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What is Amateur Radio?

Amateur radio is a community of people that use radio transmitters and receivers to communicate with other Amateur radio operators. The things that amateur radio operators do with their radios are diverse as the people themselves. Amateur radio operators are often called ham radio operators or simply "hams." (The origin of this nickname is for all practical purposes lost. Although some people still speculate about, few agree and even few care. Amateur radio operators proudly call themselves hams and nobody knows why.) There are about 600 thousand hams in the United States.

Ham radio operators are licensed by the United States Government (the FCC) and enjoy far more priviledges of radio operation than "CB" radio operators do. With these priviledges come responisbilities and rules for the operation of an amateur radio station. Specifically, there are a few things that hams are not allowed to do:

  1. Hams are not allowed to do anything with their radios that makes them money in way. Bummer. Ham radio is a hobby, but that doesn't mean it's completely frivoulous. (Read on!)
  2. Ham radio operator cannot `broadcast' to the public. This means that ham radio transmissions are meant to be received by other ham radio operatators. While a short-wave radio or scanner will allow you to listen to the ham radio bands, what you will hear is hams talking to other hams and not music or other radio programs of `general' interest.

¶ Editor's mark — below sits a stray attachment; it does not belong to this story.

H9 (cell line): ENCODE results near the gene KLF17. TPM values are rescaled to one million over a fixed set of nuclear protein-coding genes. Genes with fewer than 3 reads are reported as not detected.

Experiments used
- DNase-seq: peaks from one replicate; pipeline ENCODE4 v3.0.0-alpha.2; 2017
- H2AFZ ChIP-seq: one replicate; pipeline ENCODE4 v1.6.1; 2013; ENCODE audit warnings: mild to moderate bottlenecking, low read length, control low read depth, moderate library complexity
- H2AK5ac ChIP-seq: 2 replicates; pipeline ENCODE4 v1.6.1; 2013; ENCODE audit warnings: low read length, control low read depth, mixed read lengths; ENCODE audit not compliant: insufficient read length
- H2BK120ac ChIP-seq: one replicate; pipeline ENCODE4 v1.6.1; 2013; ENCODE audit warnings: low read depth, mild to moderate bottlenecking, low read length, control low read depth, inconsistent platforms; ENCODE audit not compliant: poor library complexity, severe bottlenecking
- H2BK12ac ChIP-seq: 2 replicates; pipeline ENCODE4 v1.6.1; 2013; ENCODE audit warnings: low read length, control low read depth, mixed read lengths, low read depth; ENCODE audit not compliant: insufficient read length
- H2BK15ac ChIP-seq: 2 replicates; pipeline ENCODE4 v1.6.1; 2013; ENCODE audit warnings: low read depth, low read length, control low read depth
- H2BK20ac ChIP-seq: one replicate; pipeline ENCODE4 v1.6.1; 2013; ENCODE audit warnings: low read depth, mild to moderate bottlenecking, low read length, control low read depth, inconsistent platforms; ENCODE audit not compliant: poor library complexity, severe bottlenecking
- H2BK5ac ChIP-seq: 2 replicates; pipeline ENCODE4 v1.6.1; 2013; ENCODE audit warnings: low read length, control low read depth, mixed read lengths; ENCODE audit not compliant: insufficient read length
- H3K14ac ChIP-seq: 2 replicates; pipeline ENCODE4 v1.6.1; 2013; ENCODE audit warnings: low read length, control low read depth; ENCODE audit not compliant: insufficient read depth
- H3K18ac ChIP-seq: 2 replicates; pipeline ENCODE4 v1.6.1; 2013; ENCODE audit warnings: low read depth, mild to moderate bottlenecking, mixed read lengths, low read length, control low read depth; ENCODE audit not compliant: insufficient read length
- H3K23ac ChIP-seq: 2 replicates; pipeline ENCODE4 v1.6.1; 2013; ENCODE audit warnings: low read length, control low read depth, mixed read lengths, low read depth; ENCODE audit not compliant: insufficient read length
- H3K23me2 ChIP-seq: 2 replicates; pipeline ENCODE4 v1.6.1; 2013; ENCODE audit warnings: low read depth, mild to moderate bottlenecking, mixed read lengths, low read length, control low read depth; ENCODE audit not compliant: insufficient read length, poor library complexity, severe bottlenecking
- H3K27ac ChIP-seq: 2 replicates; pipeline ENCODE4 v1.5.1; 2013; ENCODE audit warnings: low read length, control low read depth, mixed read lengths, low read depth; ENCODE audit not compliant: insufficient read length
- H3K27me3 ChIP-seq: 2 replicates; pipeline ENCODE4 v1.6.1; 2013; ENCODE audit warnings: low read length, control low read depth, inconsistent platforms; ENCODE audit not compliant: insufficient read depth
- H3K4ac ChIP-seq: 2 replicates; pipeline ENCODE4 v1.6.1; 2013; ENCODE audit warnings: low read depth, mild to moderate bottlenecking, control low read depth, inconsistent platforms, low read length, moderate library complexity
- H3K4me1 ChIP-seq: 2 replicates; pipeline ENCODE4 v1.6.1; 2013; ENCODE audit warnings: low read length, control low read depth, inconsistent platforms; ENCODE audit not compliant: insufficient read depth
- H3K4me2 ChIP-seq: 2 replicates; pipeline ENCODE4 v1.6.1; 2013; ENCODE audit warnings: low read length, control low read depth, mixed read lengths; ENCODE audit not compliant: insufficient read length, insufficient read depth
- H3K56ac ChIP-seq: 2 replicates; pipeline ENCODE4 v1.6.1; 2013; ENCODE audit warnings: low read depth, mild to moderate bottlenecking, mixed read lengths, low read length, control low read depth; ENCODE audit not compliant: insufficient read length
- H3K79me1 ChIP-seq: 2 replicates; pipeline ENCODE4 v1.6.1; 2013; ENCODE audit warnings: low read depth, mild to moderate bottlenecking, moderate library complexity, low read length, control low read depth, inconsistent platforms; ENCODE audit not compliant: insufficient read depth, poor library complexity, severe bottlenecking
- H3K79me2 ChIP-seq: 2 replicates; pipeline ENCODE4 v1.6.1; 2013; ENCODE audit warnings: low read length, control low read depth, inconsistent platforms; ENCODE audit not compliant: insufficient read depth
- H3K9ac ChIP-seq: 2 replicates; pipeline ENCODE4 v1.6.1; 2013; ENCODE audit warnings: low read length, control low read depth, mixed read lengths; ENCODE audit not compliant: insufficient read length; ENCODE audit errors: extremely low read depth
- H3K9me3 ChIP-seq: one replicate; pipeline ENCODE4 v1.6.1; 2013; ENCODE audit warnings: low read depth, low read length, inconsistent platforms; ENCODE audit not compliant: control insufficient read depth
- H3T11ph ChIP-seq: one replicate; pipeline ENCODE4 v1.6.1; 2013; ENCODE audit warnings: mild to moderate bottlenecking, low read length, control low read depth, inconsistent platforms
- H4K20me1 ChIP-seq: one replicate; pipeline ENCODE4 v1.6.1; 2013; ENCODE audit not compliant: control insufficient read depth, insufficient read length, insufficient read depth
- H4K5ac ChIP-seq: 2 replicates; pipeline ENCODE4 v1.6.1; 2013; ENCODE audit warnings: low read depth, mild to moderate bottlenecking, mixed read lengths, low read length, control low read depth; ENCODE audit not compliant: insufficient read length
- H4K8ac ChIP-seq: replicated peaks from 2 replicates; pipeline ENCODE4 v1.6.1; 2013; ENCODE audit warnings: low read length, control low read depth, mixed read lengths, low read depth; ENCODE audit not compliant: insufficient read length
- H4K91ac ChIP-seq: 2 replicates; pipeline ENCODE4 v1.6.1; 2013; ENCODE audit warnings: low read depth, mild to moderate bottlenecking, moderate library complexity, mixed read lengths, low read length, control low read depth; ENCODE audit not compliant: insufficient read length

Within these (and other) guidelines, however, hams are empowered to do just about everything that goverment and private radio stations are allowed to do.

 

Things you can to do with amateur radio

This is just a very general list, there's a lot more to it!

 

How to become an amateur radio operator

All hams in the United States are licensed by the FCC. Getting a "D" on a mutliple-choice test and paying about fifteen dollars is all it takes. The FCC doesn't even give the test! Instead, local hams volunteer to give the test to people that want to become hams. These volunteer examiners (VE's) then file the paperwork with the FCC and your ham radio license is sent to you in the mail.

There are many ways to go about preparing for and taking your ham radio license test.

Please see our links page for sites to go to for more detailed information!